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Please use this identifier to cite or link to this item: http://hdl.handle.net/1820/9235
Title: Combining forces. Distributed Leadership and a professional learning community in primary and secondary education
Authors: Hulsbos, Frank
Van Langevelde, Stefan
Evers, Arnoud
Keywords: Distributed leadership
Professional learning community
Primary education
Secondary education
Issue Date: 2016
Citation: Hulsbos, F. A., Van Langevelde, W. S., & Evers, A. T. (2016). Combining forces. Distributed Leadership and a professional learning community in primary and secondary education. Heerlen: Welten Institute. Open University of The Netherlands.
Abstract: This report describes an in depth case study of two good practice schools where a professional learning community and distributed leadership are highly developed. The goal of this study was to learn what conditions in the school support a professional learning community and distributed leadership. We gave specific attention to the supporting role of the school leader. The importance of continuous school improvement is self-evident and is achieved when teachers and school leaders collaboratively address educational issues, also known as a professional learning community (PLC). Within a PLC, school leaders and teachers alike must have the opportunity to take influence. Leadership is therefore not only exercised by the school leader, but is based on expertise, talents and qualities that are necessary for the issues at hand. This is known as distributed leadership (DL). A PLC and DL are combining forces, the sum of both drives the process of school improvement. However, as a previous study shows, teachers and school leaders still often struggle to collaborate and to make use of each other’s expertise. After an elaborate selection process - through an online survey and group interviews - two schools in The Netherlands were identified as good practices of a PLC and DL. The selected good practices are: primary school ‘Willibrordus’ and secondary school ‘Vathorst College’. We visited these schools and spoke with and observed teachers and school leaders. In the good practice schools, school leaders combine an informal role to support DL and a PLC and formal tools to necessitate and enable it. Most strikingly is that at Willibrordus and Vathorst the daily work- and educational practices are organised to enable and entice teachers to work together on school improvement and innovation. It seems that these collaborative practices - that are absent in most schools - are what lay the base for DL and a PLC. However, these practices are not sufficient. Additionally, within such a practice teachers and school leaders alike must show or develop the ability to professionally communicate with each other. At Vathorst College and Willibrordus this professional conversation entails giving constructive feedback, communicating openly and approaching the other respectfully. Other highlights from these descriptions are the following. Willibrordus and Vathorst College show a culture that is characterised by a large amount of teacher autonomy, creativity and cooperation between teachers. Both schools lay a strong emphasis on professional development (formally organised and informally supported) that helps teachers to gain new ideas and take influence from their acquired expertise. Finally, in both schools school leaders and teachers hold clear professional expectations of each other. In addition to the insight in the practice of two schools, this study concludes with the following recommendations for school leaders and teachers to stimulate a PLC and DL in their school: • Create practices that make collaboration inevitable. • Communicate through a professional dialogue. • Make radical decisions about the educational practice in line with the school’s vision. • Discuss what it means to be a professional at your school.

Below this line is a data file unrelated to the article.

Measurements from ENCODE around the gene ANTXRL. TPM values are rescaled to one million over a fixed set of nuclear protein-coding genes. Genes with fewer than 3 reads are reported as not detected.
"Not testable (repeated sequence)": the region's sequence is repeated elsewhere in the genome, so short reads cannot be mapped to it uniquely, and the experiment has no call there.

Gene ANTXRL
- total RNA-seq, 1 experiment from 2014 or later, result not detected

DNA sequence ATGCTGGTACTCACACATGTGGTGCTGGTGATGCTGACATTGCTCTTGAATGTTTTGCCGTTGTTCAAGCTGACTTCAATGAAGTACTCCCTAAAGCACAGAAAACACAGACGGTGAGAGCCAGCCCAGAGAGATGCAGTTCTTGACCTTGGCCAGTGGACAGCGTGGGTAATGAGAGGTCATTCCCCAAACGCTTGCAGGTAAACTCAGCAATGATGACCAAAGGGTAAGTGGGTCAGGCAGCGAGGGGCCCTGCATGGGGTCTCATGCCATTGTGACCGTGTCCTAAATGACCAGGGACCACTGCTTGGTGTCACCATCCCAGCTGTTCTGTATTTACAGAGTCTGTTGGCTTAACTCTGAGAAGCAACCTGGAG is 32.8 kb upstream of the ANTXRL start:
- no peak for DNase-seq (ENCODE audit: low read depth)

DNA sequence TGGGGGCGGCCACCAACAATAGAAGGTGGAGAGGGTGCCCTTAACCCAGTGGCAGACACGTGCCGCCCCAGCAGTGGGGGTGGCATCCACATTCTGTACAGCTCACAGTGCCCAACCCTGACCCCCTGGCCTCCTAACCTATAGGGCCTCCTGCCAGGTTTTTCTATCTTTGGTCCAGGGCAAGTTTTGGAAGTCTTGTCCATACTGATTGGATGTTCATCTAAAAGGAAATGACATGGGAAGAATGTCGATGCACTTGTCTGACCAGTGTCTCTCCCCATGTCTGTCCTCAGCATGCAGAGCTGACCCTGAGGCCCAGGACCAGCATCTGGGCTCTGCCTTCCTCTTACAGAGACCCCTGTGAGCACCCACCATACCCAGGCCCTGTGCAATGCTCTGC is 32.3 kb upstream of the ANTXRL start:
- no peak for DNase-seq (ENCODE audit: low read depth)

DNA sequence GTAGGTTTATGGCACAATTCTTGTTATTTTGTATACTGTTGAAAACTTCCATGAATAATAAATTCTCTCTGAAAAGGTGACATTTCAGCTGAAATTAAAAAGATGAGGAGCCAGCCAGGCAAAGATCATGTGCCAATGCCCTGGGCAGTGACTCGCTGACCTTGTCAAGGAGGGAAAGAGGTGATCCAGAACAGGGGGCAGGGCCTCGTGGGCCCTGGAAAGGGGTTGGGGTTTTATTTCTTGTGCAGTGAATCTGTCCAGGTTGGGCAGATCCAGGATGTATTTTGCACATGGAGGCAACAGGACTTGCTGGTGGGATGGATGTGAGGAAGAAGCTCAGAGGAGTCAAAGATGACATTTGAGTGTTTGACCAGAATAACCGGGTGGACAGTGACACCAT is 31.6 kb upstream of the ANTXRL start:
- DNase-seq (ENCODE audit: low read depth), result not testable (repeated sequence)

URI: http://hdl.handle.net/1820/9235
Appears in Collections:3. T2 Deliverables and reports

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